Meaningful work. Part 1: Where can we find it?
29 Sep 2016
Katie Bailey, Professor of Management, University of Sussex
Meaningfulness in work has been established as an important factor at work, influencing motivation, and improving performance and satisfaction. In this two-part blog, Katie Bailey, professor of management at the University of Sussex, outlines the findings of her recent research with Adrian Madden into what gives work meaning. In the first, she reveals where people find meaning in work and the role of organisations in this, and in the second she warns of the ways in which the meaning of work can be destroyed.
In a recent research study with my colleague Adrian Madden on meaningful work, one of the most striking findings was that the overwhelming majority of people seem to find meaning in at least some aspect of their job. In fact, 86% of people said that their jobs were meaningful. We interviewed people in such diverse occupations as priests, artists, writers, retail assistants, solicitors, nurses, soldiers, stonemasons, street sweepers, entrepreneurs and academics. What these disparate individuals had in common was that it was easier for them to think of examples of times when they found their work meaningful, than it was to think of times when it was meaningless. A sizeable minority of people across all these occupational groups even said that they had never found their work to be meaningless. This is quite a surprising finding, given that we hear so much about the increasing pace and precarious nature of work, alongside rising levels of disengagement and job dissatisfaction. Why is it that people are so readily able to find meaning in their work?
For some time, it has been suggested that humans have an innate drive to find positive meaning in their work. Studies have also shown that most people, given the choice, would not give up work if they won the lottery. Clearly, work plays an important role in people’s lives that goes beyond meeting their financial needs. However, although it might be quite easy to imagine how a nurse or a priest might find meaning in their work, how about those in other occupations? Where do street sweepers, solicitors, or retail assistants find their meaning?
First, it emerged as essential that the individual feels that they have done a good job and therefore experience a sense of achievement or pride. No one said to us, ‘Hey, I did a really poor job today, but it meant a lot to me.’ In other words, meaningfulness is bound up with feeling successful and accomplished. For example, the street sweepers talked of looking back along the street they had just cleaned and feeling they had made an important contribution to the neighbourhood. The stone masons explained that they found their work meaningful when they had successfully completed an intricate carving.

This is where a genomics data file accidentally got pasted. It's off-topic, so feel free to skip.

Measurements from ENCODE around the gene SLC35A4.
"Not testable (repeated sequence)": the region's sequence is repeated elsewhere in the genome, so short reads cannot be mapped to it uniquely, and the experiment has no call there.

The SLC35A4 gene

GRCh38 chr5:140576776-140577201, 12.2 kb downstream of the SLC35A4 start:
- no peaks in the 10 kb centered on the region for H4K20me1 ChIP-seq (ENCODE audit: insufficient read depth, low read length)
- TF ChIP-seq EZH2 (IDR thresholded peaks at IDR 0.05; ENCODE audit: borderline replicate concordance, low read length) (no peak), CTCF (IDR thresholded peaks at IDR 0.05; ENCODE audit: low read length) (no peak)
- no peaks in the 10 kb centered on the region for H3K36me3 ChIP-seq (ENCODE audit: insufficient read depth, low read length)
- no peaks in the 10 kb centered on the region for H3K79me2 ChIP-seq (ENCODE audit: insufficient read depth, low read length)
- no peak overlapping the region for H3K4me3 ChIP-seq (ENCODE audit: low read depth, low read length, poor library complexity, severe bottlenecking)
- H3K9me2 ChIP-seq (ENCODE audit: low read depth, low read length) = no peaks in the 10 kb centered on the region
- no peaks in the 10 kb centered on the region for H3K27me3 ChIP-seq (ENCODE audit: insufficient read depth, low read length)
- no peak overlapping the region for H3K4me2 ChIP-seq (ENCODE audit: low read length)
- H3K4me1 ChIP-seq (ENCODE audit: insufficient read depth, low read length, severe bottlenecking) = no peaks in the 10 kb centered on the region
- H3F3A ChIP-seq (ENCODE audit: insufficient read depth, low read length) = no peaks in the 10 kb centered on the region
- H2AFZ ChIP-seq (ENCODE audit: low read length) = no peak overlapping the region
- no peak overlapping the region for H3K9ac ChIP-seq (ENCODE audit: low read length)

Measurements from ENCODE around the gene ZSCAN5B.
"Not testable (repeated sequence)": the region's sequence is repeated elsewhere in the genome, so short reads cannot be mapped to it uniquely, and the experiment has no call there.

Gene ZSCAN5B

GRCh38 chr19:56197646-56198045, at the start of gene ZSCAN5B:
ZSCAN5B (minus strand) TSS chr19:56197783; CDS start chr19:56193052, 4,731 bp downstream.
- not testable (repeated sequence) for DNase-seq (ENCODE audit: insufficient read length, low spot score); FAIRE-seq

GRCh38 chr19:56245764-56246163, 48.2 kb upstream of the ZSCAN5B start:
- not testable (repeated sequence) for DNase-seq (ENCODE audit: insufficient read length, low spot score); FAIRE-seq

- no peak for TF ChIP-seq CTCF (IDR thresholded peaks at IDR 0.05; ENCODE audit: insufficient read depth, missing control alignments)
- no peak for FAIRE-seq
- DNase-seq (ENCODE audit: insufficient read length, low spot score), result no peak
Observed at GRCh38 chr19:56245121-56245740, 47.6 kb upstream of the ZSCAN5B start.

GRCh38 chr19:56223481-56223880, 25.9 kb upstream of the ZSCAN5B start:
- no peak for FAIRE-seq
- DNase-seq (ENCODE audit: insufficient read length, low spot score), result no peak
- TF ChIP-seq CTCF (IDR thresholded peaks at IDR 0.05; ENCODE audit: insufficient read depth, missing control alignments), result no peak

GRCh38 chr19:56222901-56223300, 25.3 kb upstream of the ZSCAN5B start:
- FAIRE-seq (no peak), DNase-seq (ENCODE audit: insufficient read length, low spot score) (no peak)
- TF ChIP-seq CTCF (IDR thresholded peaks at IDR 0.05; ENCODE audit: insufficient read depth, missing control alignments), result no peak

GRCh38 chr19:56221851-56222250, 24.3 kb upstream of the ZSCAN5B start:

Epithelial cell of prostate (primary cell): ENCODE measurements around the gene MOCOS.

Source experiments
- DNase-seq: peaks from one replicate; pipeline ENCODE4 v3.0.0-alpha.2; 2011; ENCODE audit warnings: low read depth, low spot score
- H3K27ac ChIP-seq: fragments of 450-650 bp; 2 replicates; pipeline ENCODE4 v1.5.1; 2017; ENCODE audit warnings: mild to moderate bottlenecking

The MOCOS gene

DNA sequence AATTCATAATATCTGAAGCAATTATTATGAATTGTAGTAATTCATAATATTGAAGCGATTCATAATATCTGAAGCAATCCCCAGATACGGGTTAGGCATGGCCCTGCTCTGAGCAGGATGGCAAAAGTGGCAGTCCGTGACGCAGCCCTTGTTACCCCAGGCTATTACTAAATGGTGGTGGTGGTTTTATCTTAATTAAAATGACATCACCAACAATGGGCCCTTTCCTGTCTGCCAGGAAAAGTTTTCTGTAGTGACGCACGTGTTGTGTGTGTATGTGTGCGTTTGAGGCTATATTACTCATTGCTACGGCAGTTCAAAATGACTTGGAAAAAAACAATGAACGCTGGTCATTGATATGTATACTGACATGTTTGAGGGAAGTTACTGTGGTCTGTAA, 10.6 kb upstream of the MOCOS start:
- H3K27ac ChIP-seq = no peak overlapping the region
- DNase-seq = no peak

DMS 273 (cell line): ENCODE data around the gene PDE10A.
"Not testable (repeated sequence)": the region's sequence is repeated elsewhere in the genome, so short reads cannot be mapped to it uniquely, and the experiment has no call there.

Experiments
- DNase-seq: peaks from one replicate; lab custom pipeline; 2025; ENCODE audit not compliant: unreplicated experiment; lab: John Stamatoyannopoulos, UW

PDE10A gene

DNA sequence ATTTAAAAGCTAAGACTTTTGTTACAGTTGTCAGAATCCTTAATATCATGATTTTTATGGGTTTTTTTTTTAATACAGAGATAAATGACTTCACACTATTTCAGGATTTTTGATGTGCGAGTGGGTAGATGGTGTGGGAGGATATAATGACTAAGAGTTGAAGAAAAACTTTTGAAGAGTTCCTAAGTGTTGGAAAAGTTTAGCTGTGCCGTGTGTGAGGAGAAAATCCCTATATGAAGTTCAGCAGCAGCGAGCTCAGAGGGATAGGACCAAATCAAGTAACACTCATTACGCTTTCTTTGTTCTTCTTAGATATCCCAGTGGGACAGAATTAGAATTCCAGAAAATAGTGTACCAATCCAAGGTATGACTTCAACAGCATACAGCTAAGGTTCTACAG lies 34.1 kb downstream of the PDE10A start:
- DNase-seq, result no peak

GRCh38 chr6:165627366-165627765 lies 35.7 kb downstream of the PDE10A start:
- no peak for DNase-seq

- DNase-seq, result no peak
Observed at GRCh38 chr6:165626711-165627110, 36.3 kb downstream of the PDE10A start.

Second, in most cases it was important that the individual could see they had contributed to their team, other individuals, or a wider cause. Some talked of the importance of a sense of camaraderie or belonging, others talked of times they felt recognised or valued by clients or the public, whilst others gave examples of times when their work helped others at times of difficulty or enabled others to flourish. For instance, the entrepreneurs talked of how their businesses had enabled others to gain secure employment, and the retail workers talked of helping vulnerable elderly customers.
Finally, the times when people found their work meaningful were often intensely personal. One entrepreneur had started her bakery business to make her grandfather proud of her. A hesitant author was emboldened to embrace her craft following a chance encounter with another customer in a stationery shop who assumed she was a writer. A soldier talked of the importance of her family being present at a dinner held to celebrate her military service.
Given the distinctive features of meaningful work, what can organisations do to raise levels of meaningfulness? We found that the single most important thing is for an organisation to create a setting where people can find their own meaningfulness, rather than seeking to impose this. Making sure people can see the positive benefits of their work for others, and ensuring people appreciate how their work contributes to a greater whole, both emerged as key ingredients.
Any views expressed are those of the author and not necessarily those of the Institute as a whole.